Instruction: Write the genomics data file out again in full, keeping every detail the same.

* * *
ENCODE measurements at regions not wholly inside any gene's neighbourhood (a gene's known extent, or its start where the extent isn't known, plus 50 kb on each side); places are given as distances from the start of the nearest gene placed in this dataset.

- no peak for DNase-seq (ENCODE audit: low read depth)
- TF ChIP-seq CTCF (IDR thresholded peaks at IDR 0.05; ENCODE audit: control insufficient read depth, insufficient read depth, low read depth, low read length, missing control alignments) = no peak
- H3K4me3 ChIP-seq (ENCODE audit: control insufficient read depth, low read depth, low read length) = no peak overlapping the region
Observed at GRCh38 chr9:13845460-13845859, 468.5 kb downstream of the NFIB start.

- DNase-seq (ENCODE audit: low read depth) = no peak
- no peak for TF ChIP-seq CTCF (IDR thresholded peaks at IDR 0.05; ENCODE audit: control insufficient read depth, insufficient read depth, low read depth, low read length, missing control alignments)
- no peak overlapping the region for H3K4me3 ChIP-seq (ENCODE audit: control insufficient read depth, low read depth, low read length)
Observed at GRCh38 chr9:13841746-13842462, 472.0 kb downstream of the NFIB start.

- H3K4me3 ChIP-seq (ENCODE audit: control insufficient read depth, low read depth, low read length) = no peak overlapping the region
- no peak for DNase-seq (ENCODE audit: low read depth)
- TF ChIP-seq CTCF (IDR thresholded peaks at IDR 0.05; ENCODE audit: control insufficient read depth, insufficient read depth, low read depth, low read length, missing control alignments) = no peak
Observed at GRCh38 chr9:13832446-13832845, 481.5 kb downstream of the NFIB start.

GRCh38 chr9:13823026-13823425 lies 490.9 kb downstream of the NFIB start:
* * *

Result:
ENCODE measurements at regions not wholly inside any gene's neighbourhood (a gene's known extent, or its start where the extent isn't known, plus 50 kb on each side); places are given as distances from the start of the nearest gene placed in this dataset.

- no peak for DNase-seq (ENCODE audit: low read depth)
- TF ChIP-seq CTCF (IDR thresholded peaks at IDR 0.05; ENCODE audit: control insufficient read depth, insufficient read depth, low read depth, low read length, missing control alignments) = no peak
- H3K4me3 ChIP-seq (ENCODE audit: control insufficient read depth, low read depth, low read length) = no peak overlapping the region
Observed at GRCh38 chr9:13845460-13845859, 468.5 kb downstream of the NFIB start.

- DNase-seq (ENCODE audit: low read depth) = no peak
- no peak for TF ChIP-seq CTCF (IDR thresholded peaks at IDR 0.05; ENCODE audit: control insufficient read depth, insufficient read depth, low read depth, low read length, missing control alignments)
- no peak overlapping the region for H3K4me3 ChIP-seq (ENCODE audit: control insufficient read depth, low read depth, low read length)
Observed at GRCh38 chr9:13841746-13842462, 472.0 kb downstream of the NFIB start.

- H3K4me3 ChIP-seq (ENCODE audit: control insufficient read depth, low read depth, low read length) = no peak overlapping the region
- no peak for DNase-seq (ENCODE audit: low read depth)
- TF ChIP-seq CTCF (IDR thresholded peaks at IDR 0.05; ENCODE audit: control insufficient read depth, insufficient read depth, low read depth, low read length, missing control alignments) = no peak
Observed at GRCh38 chr9:13832446-13832845, 481.5 kb downstream of the NFIB start.

GRCh38 chr9:13823026-13823425 lies 490.9 kb downstream of the NFIB start: